Concentration means holding the chosen mental picture to the exclusion of all others till your objective life becomes the picture. "I AM THAT WHICH I THINK MYSELF TO BE!" The Ideal Life is the Real Life and this unseen Ideal Life is the one that alone concerns us. The laws of matter, are the Laws of spirit. They are but reflections of the unseen Laws, because Nature is one. No line can be drawn between the Here and the There; between the present and the past, or the future; between Cause and Effect. The Universe is a Unit, and as such we are to live It. Not to live in it, but to live It, for we are It. This Life of the body that has so troubled us, is the life of appearance, and with appearances hereafter we are not to deal; will deal with eternal verities, i. e. with Ideals which cause these appearances. The goal of every endeavor is Ideal, and that Ideal is REALITY OF SPIRIT. Let this Ideal manifest in perfect faith, by letting it alone, save to hold to it as Will. The Ideal will carry you to the goal of its own mani-festation.
"A thread of Law runs through thy prayer
Stronger than iron cables are;
And Love and Longing towards its goal
Are pilots sweet to guide the soul.
So Life must live, and Soul must sail
And Unseen over Seen prevail
And all God's argosies come to shore
Though ocean smile or rage and roar."
And you are to remember that this voyage of unfold-ment is eternal and you are to be happy every rod of the way. The joy of life is in creating, in unfolding, in going on.
I must turn to the poets at this stage of the discussion, for they are the truest philosophers, sages and seers, because they live in and report the Ideal, which is Truth.
I close this section with a little poem by an unknown author, prefacing it with extracts from Sam Walter
Foss and from Kipling. Foss says: -
There is no bourn, no ultimate. The very farthest star, But rims a sea of other stars extending just as far. There's no beginning and no end. As in the ages gone The greatest joy of joys shall be - the joy of going on.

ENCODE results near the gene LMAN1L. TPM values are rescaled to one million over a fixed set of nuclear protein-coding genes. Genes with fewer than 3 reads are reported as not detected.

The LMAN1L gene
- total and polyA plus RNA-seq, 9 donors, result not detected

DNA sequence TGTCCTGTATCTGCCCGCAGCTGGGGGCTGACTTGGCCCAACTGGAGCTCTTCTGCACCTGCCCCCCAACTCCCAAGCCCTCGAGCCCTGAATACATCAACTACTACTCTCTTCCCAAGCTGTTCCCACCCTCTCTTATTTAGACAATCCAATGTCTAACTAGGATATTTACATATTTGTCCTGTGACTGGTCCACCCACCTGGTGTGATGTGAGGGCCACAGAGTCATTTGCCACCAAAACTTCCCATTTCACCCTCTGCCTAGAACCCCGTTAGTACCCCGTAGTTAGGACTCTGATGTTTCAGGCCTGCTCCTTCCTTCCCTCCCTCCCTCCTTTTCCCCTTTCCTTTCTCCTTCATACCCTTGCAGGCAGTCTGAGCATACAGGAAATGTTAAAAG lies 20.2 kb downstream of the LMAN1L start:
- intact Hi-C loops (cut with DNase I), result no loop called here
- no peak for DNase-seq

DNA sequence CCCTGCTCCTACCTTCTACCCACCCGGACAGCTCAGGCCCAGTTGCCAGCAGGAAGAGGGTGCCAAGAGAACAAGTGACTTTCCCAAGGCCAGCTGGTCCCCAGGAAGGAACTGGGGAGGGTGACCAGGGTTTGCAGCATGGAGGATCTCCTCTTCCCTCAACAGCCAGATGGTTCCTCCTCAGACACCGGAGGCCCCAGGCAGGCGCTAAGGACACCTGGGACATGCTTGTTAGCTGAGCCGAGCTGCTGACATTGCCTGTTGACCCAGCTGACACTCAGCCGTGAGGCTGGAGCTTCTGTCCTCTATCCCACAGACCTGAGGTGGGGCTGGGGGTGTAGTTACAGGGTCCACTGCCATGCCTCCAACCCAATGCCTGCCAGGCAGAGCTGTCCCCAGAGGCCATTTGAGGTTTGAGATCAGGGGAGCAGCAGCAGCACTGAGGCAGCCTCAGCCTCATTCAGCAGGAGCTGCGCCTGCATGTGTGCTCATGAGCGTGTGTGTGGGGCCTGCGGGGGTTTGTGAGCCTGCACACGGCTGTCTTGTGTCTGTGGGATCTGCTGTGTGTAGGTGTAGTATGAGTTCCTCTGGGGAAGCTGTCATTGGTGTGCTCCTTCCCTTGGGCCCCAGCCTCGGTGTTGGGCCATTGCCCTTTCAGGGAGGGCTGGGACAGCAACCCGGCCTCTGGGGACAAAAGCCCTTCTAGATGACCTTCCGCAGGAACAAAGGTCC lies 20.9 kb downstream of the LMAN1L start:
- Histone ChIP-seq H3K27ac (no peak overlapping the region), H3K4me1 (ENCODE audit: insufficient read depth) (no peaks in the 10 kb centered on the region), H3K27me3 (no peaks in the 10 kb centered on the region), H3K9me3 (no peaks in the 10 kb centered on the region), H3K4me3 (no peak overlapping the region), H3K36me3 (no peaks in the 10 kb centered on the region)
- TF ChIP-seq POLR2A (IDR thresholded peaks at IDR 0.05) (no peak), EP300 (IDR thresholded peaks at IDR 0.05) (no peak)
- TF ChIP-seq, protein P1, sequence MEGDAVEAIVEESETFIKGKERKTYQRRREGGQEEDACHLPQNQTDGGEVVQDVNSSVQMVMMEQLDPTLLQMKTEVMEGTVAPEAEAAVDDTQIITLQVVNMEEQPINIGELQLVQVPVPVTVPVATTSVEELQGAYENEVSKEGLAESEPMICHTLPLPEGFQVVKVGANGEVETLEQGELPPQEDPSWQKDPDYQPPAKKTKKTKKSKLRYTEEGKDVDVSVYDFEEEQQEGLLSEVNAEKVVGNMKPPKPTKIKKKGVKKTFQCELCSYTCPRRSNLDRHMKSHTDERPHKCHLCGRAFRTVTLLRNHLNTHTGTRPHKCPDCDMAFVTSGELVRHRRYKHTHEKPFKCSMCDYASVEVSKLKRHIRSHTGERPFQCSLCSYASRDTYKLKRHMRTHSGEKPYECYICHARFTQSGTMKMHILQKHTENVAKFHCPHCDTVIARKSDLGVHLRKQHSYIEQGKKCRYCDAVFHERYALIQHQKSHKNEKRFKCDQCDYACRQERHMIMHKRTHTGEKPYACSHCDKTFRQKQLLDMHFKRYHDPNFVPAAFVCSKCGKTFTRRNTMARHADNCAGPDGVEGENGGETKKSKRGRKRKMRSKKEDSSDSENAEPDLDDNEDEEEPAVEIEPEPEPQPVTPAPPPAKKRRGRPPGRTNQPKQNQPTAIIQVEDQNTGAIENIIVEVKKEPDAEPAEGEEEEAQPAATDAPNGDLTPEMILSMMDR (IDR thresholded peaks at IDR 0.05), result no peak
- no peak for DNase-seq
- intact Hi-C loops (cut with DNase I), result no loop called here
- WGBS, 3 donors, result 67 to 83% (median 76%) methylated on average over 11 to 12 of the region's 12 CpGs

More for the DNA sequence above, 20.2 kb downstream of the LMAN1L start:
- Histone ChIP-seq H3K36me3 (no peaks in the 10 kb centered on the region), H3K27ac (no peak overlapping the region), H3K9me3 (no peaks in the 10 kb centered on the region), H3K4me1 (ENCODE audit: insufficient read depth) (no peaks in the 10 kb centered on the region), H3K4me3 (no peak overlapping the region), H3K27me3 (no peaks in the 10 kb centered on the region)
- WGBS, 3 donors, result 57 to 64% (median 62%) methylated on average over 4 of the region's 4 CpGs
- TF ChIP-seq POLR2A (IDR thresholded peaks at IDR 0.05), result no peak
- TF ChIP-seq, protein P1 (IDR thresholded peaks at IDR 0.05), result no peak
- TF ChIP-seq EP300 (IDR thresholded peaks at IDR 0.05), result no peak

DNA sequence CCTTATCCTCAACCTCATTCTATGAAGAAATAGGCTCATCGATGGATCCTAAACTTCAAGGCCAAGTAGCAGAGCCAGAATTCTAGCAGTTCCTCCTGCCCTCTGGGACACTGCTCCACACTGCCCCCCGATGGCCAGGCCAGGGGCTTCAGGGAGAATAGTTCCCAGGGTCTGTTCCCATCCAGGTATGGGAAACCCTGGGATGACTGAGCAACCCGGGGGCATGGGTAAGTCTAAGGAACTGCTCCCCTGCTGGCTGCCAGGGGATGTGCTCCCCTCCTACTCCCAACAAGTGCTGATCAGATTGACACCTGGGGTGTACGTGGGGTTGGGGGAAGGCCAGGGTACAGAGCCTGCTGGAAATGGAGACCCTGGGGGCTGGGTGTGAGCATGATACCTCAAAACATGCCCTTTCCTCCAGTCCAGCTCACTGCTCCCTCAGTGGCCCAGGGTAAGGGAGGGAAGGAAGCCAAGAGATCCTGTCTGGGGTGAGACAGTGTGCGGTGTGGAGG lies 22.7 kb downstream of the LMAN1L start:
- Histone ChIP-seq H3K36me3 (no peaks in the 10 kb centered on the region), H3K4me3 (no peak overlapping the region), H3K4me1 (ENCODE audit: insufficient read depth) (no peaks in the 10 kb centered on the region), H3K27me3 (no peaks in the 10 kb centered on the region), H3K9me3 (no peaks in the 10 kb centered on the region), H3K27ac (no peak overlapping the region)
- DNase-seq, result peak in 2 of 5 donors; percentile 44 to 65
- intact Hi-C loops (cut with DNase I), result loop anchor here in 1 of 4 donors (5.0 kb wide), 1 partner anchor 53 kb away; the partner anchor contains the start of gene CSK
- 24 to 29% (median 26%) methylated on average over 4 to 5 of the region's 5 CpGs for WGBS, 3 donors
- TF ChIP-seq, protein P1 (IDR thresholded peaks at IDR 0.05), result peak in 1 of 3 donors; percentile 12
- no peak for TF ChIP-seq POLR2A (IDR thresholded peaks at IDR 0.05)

Kipling says of the Ideal: -
Our face is far from this our war,
Our call and counter-cry, I shall not find Thee quick and kind
Nor know thee till I die. Enough for me in dreams to see
And touch Thy garment's hem; Thy feet have trod so near to God
I may not follow them.
But all these poets fail to give us the practical lesson which I wish you to draw from their lines and that is - by worshiping the 1deal, we become that Ideal. Therefore there is no better practice for you than to concentrate upon beautiful extracts of Great Thinkers and saintly persons. You can easily find them. The Twenty-third Psalm and other poetic, and therefore wise passages of scripture are familiar, so I do not quote them. But I will give you these "boiled down" expressions from the poets for memorizing, that the mental pictures they create may become in you physical manifestations. This little poem tells you that the realm in which you really live is never perfectly reflected in the objective life. So regard it a lesson how to live the Ideal here and now.
"I think that the song that's sweetest, Is one that is never sung - But lies at the heart of the singer, Too grand for mortal tongue, And sometimes in the silence Between the day and the night, He fancies that its measures Bid farewell to the light.
A picture that is fairer, Than all that have a part, Among the master-pieces, In the marble halls of art, Is one that haunts the painter, In all his golden dreams, And to the painter only A real picture seems.
The noblest grandest poem, Lies not in blue and gold, Among the treasured volumes The rosewood bookshelves hold; But in bright and glowing vision It comes to the poet's brain, But when he tries to grasp it, He finds his efforts vain.
A fairy hand from dream-land Beckons us here and there, And when we strive to grasp it It vanishes into air. And thus our fair Ideal Floats always just before, And we in love and longing, Reach for it ever more."
I wonder if ever a song was sung
But the singer's heart sang sweeter! I wonder if ever a rhyme was sung,
But the thoughts surpassed the meter! I wonder if ever a sculptor wrought,
Till the stone echoed his ardent thought! Or if ever a painter in light and shade
The dream of his inmost heart conveyed.
- J. G. Harney.
That haunting dream of better, forever at our side, It tints the far horizon, it sparkles on the tide. The cradle of the present too narrow is for rest.
The feet of the Immortal leap forth to seek the Best.
- Lucy Larcom.
In my first little book I gave the Law thus, and I have never been able to improve upon it. Let it close this section:
Affirm that which you desire as a present reality.
Live as if it were already manifest.
And you shall find it manifest.
I will here, in view of what has been said, translate it thus: -
Create an Ideal.
Live that Ideal; and
You will become that Ideal.
Concentration upon, and consecration to, the Ideal, brings it into manifestation.